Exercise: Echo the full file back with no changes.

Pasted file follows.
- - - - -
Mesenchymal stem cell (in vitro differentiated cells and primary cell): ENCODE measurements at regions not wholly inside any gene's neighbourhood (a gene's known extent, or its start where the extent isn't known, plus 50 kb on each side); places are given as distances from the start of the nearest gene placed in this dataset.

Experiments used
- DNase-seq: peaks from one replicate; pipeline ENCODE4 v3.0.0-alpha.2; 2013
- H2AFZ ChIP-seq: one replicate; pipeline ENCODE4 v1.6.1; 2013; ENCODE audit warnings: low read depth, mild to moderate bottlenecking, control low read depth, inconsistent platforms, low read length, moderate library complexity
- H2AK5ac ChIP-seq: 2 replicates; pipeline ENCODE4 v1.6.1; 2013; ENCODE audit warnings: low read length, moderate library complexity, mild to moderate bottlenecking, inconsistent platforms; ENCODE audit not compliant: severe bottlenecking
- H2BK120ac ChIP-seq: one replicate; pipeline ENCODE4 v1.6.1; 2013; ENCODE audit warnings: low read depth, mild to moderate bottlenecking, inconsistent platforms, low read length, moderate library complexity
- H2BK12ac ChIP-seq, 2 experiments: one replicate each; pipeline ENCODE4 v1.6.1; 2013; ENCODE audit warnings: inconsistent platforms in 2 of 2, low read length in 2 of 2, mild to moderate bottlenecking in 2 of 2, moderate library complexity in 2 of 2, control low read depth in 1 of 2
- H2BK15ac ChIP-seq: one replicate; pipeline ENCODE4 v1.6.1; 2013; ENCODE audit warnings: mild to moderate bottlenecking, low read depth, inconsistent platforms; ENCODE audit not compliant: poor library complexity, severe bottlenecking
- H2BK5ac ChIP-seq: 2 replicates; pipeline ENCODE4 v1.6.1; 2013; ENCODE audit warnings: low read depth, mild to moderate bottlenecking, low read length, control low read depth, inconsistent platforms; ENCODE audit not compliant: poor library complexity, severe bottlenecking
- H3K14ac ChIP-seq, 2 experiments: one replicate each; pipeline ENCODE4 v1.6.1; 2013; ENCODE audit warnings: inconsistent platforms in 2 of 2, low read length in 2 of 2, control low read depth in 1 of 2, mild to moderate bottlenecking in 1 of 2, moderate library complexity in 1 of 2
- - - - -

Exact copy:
Mesenchymal stem cell (in vitro differentiated cells and primary cell): ENCODE measurements at regions not wholly inside any gene's neighbourhood (a gene's known extent, or its start where the extent isn't known, plus 50 kb on each side); places are given as distances from the start of the nearest gene placed in this dataset.

Experiments used
- DNase-seq: peaks from one replicate; pipeline ENCODE4 v3.0.0-alpha.2; 2013
- H2AFZ ChIP-seq: one replicate; pipeline ENCODE4 v1.6.1; 2013; ENCODE audit warnings: low read depth, mild to moderate bottlenecking, control low read depth, inconsistent platforms, low read length, moderate library complexity
- H2AK5ac ChIP-seq: 2 replicates; pipeline ENCODE4 v1.6.1; 2013; ENCODE audit warnings: low read length, moderate library complexity, mild to moderate bottlenecking, inconsistent platforms; ENCODE audit not compliant: severe bottlenecking
- H2BK120ac ChIP-seq: one replicate; pipeline ENCODE4 v1.6.1; 2013; ENCODE audit warnings: low read depth, mild to moderate bottlenecking, inconsistent platforms, low read length, moderate library complexity
- H2BK12ac ChIP-seq, 2 experiments: one replicate each; pipeline ENCODE4 v1.6.1; 2013; ENCODE audit warnings: inconsistent platforms in 2 of 2, low read length in 2 of 2, mild to moderate bottlenecking in 2 of 2, moderate library complexity in 2 of 2, control low read depth in 1 of 2
- H2BK15ac ChIP-seq: one replicate; pipeline ENCODE4 v1.6.1; 2013; ENCODE audit warnings: mild to moderate bottlenecking, low read depth, inconsistent platforms; ENCODE audit not compliant: poor library complexity, severe bottlenecking
- H2BK5ac ChIP-seq: 2 replicates; pipeline ENCODE4 v1.6.1; 2013; ENCODE audit warnings: low read depth, mild to moderate bottlenecking, low read length, control low read depth, inconsistent platforms; ENCODE audit not compliant: poor library complexity, severe bottlenecking
- H3K14ac ChIP-seq, 2 experiments: one replicate each; pipeline ENCODE4 v1.6.1; 2013; ENCODE audit warnings: inconsistent platforms in 2 of 2, low read length in 2 of 2, control low read depth in 1 of 2, mild to moderate bottlenecking in 1 of 2, moderate library complexity in 1 of 2